• McGuigan C.
      • Hutchinson M.
      Unrecognised symptoms of depression in a community-based population with multiple sclerosis.
      ).

      4.1 Strengths and weaknesses

      The strengths of this study lie in the multiple sources of case referral used to identify cases. The prospective study design eliminated the criticism of potential recall bias from previous studies. Only cases with definite MS as per the McDonald 2010 criteria were included. Our findings are similar to studies carried out in the British Isles supporting the generalizability of these results within this geographical area.
      A weakness of our study is the lack of previous prospective incidence data to examine temporal trends. A comparison of our data with incidence rates reported from previous prevalence studies has to be taken with caution given different study methodology.

      5. Conclusions

      In conclusion this is the first study to prospectively assess the incidence rate of MS in Ireland and shows that Ireland has a high incidence rate, comparable with the rest of the British Isles, with a persistent North-South gradient. The age of onset of relapsing remitting multiple sclerosis appears to be increasing over the last 20 years. It will be of interest to re-assess this population over time to see if increasing incidence rates, as well as improved survival, are driving the reported increases in MS prevalence. We also have a well-described modern cohort of MS patients to follow the natural history of in the era of advanced therapeutics in MS.

      Conflict of interest statement

      We would like to declare that no author has received any significant financial support for this work that could have influenced its outcome.
      The conflict of interest statement of all contributing authors is outlined below:
      • 1.
        Dr Karen O’Connell has received travel and educational grants from Biogen, Novartis, Abvie, Teva and Merck Serono.
      • 2.
        Professor Michael Hutchinson has received speaker’s honoraria from Biogen, Bayer –Schering, Merck Serono and Novartis and receives research grants from Dystonia Ireland, the Health Research Board of Ireland (CSA-2012/5) and the Irish Institute of Clinical Neuroscience.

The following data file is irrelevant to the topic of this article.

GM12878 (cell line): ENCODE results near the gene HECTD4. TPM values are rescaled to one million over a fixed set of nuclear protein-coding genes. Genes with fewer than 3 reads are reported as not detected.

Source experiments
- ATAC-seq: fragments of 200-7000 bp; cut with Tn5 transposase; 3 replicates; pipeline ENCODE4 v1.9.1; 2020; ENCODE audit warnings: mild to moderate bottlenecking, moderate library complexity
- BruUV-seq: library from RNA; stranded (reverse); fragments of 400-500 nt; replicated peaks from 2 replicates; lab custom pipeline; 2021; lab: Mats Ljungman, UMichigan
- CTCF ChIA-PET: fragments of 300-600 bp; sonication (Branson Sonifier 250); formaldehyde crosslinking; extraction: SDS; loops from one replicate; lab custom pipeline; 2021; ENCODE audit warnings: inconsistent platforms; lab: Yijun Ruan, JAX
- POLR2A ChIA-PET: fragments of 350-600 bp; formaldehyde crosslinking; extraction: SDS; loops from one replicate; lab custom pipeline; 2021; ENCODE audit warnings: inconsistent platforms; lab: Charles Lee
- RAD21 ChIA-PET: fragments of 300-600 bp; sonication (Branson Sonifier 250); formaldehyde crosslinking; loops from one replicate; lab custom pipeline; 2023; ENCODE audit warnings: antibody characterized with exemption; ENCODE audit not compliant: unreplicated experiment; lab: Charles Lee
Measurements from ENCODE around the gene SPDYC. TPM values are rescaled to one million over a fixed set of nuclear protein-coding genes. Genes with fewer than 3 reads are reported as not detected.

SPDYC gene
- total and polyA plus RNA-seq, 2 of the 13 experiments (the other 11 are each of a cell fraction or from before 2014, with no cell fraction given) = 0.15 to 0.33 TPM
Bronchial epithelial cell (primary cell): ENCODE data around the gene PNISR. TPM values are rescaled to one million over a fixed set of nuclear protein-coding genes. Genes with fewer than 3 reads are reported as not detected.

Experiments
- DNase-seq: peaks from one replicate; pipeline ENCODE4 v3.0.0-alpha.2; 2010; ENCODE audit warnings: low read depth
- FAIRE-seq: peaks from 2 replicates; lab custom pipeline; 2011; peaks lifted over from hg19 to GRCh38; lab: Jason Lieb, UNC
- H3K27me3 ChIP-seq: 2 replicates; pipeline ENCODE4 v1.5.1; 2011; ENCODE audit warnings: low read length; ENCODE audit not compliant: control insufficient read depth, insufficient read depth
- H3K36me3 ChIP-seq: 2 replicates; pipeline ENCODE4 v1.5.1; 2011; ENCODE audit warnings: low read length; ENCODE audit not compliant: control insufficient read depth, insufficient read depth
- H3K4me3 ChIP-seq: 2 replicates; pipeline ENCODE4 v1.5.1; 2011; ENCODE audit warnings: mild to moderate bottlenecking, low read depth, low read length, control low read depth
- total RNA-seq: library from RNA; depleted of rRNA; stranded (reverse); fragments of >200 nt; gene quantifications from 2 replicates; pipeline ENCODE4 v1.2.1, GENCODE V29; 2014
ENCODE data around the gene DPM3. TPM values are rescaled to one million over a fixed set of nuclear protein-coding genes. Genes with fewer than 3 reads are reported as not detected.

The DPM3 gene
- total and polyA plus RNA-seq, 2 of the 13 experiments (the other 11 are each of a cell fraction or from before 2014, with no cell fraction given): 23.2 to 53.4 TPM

• 3.
        Dr Christopher McGuigan has received honoraria, participated in advisory boards and/or received research funding from Biogen, Merck Serono, Novartis, Roche, Genzyme and Bayer.
      • 4.
        Professor Niall Tubridy has received, on behalf of the Department of Neurology, St Vincent’s University Hospital, educational and research grants from Novartis, Biogen, Teva and Bayer.
      We confirm that the manuscript has been read and approved by all named authors and that there are no other persons who satisfied the criteria for authorship but are not listed. We further confirm that the order of authors listed in the manuscript has been approved by all of us.
      We confirm that we have given due consideration to the protection of intellectual property associated with this work and that there are no impediments to publication, including the timing of publication, with respect to intellectual property. In so doing we confirm that we have followed the regulations of our institutions concerning intellectual property.
      We understand that the Corresponding Author is the sole contact for the Editorial process (including Editorial Manager and direct communications with the office). She is responsible for communicating with the other authors about progress, submissions of revisions and final approval of proofs. We confirm that we have provided a current, correct email address which is accessible by the Corresponding Author and which has been configured to accept email from [email protected]

      Acknowledgements

      The authors would like to acknowledge the support of all their neurology colleagues, MS Ireland and MS support services without whom the study would not have been possible. We sincerely thank the patients for their willingness to give up their time and participate in our study. We also acknowledge the support of Biogen in providing funding for the lead researcher (KO’C) through the Newman Fellowship program.